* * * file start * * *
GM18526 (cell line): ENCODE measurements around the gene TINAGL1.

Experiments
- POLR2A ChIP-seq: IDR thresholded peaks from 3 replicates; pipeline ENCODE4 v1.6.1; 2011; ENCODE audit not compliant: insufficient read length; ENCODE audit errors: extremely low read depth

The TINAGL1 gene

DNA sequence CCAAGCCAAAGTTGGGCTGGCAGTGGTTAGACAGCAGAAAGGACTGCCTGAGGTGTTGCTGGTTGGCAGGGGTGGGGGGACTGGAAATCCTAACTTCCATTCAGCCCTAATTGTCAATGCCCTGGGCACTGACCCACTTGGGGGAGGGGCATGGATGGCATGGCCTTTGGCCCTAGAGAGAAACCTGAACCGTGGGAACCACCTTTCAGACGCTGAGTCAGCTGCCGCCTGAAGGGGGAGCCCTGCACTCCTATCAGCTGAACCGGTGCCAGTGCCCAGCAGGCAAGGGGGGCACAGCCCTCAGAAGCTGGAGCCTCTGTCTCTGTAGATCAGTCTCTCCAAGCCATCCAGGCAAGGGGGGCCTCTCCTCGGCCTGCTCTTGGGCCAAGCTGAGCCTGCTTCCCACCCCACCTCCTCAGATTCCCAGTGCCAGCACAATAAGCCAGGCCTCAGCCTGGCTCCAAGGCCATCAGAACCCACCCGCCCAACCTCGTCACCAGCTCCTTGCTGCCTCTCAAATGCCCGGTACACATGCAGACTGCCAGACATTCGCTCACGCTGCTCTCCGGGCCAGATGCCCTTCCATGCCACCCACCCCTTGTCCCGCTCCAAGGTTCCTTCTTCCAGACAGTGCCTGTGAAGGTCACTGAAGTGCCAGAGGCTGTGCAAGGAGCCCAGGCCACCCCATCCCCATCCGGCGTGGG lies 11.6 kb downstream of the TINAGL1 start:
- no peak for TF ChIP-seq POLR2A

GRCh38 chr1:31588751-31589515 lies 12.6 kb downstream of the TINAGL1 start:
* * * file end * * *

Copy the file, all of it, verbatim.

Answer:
GM18526 (cell line): ENCODE measurements around the gene TINAGL1.

Experiments
- POLR2A ChIP-seq: IDR thresholded peaks from 3 replicates; pipeline ENCODE4 v1.6.1; 2011; ENCODE audit not compliant: insufficient read length; ENCODE audit errors: extremely low read depth

The TINAGL1 gene

DNA sequence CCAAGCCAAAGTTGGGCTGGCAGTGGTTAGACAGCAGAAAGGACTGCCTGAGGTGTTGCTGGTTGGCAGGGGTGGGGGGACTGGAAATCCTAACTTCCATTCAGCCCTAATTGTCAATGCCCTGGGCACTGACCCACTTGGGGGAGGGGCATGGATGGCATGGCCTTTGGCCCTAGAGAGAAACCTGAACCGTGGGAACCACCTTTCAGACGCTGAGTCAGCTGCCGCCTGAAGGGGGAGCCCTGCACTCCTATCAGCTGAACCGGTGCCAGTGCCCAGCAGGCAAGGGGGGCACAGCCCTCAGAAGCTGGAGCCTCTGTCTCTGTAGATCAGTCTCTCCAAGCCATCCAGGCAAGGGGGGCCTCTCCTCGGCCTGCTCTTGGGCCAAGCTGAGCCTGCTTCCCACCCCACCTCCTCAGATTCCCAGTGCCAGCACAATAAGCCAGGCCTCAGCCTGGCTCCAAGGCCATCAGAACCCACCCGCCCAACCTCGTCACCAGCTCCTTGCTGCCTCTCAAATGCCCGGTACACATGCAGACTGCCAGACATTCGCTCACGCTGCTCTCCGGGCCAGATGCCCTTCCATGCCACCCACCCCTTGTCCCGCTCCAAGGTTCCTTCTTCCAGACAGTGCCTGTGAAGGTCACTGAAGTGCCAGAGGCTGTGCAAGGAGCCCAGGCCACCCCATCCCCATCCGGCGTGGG lies 11.6 kb downstream of the TINAGL1 start:
- no peak for TF ChIP-seq POLR2A

GRCh38 chr1:31588751-31589515 lies 12.6 kb downstream of the TINAGL1 start: